“It’s just a dog”, why do you feel so sad? This may be the reaction from someone who has never owned a pet and felt the deep grief when a beloved pet dies. Those who own pets know how deeply they can affect us. Mourning the loss of a pet is often as severe as the loss of a relative. They are our friends and family members.
For pet owners, it is more than “just a dog” or “just a cat”. Pets of all species are a source of unconditional love and acceptance. They bring joy to our hearts with the wag of their tail or soft purr in our ear. In modern life pets are seen as part of the family, sometimes more loved than the human members.
We share their antics on social media, buy them cute Halloween costumes and worry about their diets, just like we do our children.
We Look Into Their Eyes, And They Look Into Our Souls
Their death is devastating, it is a loss of an unconditional source of love and companionship. It creates a huge hole in our hearts.
Unfortunately, our cultural norms of grieving for loving pets have not evolved at the same rate as the role of companion animals in our families and our society. There are no cultural rituals that help us move through the grieving process, no notices in the paper, no memorial services. When a human member of the family dies, we are allowed time off from work. Friends and acquaintances gather to send their condolences.
Not so much with the death of a pet. Usually, only our pet owning friends can even begin to understand the depth of our sadness.
Maybe if people realized how intense the connection can be between owners and their pets, grieving would be more accepted and moving through the process would be a bit smoother.
To Lose A Pet is Hard At Any Age
As children, our pets are our constant playmate, by our side in every adventure that we have. They are tolerant of afternoons of playing dress-up and accompany us through fjords and valleys in search of hidden treasures.
In our adult years, they provide unconditional love when we have had a hard day at work, or our kids are driving us crazy. Always happy to see us regardless of what is going on.
They provide an excuse to get out the walking or jogging shoes and see the neighborhood, explore the park and enjoy nature around us.
As senior citizens, they provide comforting companionship and ease the loneliness. At the ready to share a lap or enjoy a midday nap nestled by our side.
Coping With Pet Loss
There is no time limit on feeling sad – It is okay to feel the way you do. Everyone grieves differently, never judge yourself or others. It may take weeks or months. Just because your friend adopted another pet right away, does not mean that you must also.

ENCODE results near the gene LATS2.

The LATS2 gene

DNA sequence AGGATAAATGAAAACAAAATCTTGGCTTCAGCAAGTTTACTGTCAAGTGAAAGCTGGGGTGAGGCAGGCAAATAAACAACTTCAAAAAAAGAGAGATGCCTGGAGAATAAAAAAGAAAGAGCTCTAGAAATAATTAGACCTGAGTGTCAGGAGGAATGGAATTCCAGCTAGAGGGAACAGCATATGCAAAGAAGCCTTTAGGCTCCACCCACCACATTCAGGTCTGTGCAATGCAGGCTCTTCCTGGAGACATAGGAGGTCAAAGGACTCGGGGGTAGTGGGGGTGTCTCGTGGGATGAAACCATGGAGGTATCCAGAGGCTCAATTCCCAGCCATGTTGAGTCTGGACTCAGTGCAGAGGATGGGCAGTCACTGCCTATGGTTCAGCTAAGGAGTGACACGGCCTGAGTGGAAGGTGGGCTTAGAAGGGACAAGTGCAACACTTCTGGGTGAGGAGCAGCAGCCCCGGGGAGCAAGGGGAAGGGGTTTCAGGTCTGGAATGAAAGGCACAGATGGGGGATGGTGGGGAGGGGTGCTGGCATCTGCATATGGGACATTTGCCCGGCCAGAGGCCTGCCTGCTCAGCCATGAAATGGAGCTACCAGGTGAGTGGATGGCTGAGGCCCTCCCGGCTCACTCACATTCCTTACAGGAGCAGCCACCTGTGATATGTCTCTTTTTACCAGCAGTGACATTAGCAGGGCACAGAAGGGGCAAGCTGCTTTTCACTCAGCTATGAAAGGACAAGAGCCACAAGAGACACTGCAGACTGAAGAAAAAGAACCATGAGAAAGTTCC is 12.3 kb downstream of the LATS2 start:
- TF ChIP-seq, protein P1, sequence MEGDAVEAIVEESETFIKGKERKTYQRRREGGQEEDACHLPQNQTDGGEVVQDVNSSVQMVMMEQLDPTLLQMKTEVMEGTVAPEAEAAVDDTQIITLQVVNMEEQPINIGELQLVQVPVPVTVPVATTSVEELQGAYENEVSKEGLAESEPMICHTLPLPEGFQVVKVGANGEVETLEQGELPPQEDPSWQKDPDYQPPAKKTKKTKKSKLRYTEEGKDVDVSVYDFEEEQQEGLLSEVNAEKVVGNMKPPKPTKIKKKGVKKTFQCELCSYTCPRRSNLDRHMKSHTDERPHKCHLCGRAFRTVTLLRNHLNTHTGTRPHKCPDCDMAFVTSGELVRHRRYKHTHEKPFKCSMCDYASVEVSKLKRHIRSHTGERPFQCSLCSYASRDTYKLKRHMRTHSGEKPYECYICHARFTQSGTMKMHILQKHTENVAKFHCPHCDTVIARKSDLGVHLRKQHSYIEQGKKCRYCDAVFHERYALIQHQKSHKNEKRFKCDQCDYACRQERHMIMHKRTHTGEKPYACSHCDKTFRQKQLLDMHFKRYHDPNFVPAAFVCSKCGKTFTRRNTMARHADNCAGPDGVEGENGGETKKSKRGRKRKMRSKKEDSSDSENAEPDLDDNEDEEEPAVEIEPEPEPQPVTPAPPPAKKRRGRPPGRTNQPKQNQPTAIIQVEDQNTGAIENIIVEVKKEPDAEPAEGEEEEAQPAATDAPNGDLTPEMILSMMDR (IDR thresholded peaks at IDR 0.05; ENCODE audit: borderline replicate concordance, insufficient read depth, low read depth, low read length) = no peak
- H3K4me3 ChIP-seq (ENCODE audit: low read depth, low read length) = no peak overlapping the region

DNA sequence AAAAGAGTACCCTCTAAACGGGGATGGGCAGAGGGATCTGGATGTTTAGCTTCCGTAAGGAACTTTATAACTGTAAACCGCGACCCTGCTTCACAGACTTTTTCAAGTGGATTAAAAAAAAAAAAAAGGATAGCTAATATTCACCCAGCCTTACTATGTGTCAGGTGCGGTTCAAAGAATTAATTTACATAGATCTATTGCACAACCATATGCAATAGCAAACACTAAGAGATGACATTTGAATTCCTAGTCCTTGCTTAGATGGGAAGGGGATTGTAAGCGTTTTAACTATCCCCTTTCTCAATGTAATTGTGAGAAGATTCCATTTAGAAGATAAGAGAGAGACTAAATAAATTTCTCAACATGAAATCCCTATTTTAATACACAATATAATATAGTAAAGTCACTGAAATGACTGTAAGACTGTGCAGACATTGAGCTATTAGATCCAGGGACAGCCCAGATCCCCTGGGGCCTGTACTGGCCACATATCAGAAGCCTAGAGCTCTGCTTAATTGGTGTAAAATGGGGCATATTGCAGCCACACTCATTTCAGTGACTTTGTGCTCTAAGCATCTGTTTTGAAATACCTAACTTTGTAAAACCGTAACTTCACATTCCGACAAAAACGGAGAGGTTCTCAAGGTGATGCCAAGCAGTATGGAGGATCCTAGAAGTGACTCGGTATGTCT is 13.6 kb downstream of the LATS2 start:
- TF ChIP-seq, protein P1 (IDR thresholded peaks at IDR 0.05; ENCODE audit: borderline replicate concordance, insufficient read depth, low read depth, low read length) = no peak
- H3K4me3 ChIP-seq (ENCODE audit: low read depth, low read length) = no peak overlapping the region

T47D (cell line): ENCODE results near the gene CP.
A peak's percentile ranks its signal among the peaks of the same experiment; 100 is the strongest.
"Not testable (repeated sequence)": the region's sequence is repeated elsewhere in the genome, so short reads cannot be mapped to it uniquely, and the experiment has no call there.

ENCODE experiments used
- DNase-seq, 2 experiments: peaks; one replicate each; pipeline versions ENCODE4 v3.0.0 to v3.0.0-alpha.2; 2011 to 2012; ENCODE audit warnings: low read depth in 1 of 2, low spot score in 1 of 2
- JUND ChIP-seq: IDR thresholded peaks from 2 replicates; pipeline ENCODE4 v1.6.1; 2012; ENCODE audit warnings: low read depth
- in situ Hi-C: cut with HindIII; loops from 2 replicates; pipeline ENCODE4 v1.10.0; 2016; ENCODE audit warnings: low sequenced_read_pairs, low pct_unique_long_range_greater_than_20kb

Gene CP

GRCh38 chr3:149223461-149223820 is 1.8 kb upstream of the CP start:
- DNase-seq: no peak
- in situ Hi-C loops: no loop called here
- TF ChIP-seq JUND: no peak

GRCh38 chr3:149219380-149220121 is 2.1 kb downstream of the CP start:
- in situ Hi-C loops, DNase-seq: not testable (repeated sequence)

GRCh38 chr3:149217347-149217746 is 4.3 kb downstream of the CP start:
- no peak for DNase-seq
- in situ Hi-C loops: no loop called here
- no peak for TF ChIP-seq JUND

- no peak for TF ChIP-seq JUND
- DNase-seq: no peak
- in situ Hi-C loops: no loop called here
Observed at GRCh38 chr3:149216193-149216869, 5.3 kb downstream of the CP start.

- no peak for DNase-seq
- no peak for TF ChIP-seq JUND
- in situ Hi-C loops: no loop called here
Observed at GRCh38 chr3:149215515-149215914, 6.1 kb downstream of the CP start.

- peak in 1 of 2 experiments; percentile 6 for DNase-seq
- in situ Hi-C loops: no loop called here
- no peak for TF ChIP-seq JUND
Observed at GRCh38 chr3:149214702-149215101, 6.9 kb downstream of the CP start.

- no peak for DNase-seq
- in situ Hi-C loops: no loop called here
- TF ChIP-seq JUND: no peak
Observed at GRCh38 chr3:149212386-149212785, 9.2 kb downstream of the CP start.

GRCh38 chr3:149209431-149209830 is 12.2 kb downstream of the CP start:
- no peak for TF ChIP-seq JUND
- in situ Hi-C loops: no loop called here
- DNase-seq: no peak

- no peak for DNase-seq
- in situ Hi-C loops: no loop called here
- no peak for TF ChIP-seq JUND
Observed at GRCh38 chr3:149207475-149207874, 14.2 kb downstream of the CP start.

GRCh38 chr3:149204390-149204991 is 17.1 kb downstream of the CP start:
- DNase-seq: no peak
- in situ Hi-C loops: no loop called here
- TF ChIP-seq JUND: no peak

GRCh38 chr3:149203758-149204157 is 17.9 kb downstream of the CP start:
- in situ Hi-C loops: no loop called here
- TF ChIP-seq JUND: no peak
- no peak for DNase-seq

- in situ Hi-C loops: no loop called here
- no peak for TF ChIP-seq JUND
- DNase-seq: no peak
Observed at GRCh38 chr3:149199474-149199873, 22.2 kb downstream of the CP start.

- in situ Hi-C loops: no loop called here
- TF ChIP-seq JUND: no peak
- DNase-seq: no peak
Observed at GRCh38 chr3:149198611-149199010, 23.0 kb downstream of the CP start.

You may also feel different types of emotions. Besides sadness and feelings of loss, you may also experience other emotions such as guilt. Telling yourself “If only I had….” won’t help anything. Just know that it is a normal emotion to feel after any kind of loss.
Seek Support – While dealing with your emotions is a personal thing, you do not need to be alone. There are many types of support available, including pet-bereavement, support hotlines, online pet loss support groups, books at the library or online and facebook groups.
Honor Your Pet – Remembering the fun you shared and creating a lasting memento can help you embrace your feelings and move through them. Have a memorial service, plant a special garden, make a photo album, frame and hang photos on the wall, these are just a few ideas to help you honor your pet.
Grief Is Not Permanent – Have faith that eventually you will come to terms with the loss of your beloved pet. Each passing day will get a bit easier. Acceptance of your pets death will be a little less painful as time moves on. “Time heals all wounds”. Though uncomfortable feelings of denial, guilt or depression may appear, eventually they will fade and be replaced with memories of the happy times you shared.
When it is time for you, think of getting a new pet. True that no other animal will ever have the personality and character that your past pet had, so it may be hard to open your heart to the thought.
But each has their own unique personality and unconditional love to share. There are so many dogs, cats and other species in need of a loving home, just like you can provide.
Think about visiting your local shelter. You may find your next soul mate just waiting to fill that void in your life and your heart.